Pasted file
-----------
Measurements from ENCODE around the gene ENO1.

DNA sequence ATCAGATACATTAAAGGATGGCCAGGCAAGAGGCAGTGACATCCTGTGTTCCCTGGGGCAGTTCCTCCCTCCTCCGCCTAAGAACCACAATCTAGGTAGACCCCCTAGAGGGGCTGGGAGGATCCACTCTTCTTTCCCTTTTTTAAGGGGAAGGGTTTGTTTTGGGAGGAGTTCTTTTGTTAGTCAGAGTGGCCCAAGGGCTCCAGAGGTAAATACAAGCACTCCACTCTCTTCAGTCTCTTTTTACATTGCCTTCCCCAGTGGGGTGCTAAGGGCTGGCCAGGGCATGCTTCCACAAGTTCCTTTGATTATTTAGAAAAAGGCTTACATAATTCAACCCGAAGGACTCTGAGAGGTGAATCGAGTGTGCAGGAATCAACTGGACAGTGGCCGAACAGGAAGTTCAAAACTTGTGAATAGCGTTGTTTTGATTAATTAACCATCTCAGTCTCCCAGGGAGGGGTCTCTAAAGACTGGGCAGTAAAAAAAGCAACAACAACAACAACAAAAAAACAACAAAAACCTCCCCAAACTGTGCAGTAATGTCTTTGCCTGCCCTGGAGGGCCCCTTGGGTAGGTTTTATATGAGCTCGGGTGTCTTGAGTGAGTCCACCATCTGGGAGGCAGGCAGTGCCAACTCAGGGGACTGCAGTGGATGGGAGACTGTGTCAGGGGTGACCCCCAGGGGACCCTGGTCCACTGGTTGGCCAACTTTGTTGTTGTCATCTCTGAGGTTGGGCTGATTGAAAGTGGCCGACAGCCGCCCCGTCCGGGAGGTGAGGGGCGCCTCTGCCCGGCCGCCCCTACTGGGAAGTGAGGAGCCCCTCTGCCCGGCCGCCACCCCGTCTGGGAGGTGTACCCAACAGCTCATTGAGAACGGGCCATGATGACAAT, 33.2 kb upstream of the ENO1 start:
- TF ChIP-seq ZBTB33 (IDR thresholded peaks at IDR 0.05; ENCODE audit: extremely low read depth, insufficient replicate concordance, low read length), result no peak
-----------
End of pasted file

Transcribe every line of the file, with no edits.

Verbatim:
Measurements from ENCODE around the gene ENO1.

DNA sequence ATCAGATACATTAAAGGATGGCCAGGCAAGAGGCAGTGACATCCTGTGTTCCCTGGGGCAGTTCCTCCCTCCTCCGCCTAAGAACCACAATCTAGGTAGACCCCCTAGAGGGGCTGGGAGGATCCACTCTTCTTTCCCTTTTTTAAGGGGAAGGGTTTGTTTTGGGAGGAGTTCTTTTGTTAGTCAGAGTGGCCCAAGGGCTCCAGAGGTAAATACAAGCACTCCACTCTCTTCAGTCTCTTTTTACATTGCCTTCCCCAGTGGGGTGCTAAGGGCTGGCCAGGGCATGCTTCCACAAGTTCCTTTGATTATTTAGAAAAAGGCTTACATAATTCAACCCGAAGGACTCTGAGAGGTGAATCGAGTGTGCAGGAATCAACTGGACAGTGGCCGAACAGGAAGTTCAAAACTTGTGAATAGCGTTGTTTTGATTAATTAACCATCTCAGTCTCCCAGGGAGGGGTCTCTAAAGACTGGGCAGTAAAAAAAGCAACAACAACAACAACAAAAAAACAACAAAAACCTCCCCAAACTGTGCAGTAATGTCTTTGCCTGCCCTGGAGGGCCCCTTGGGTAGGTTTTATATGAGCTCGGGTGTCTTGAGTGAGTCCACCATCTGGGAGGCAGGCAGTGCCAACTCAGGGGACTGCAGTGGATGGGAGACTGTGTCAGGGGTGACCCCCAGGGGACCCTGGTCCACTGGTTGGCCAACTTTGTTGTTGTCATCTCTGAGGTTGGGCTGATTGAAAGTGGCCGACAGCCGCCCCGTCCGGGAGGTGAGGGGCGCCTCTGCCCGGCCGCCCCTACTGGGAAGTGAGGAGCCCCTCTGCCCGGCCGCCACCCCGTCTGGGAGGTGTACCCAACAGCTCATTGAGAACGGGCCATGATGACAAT, 33.2 kb upstream of the ENO1 start:
- TF ChIP-seq ZBTB33 (IDR thresholded peaks at IDR 0.05; ENCODE audit: extremely low read depth, insufficient replicate concordance, low read length), result no peak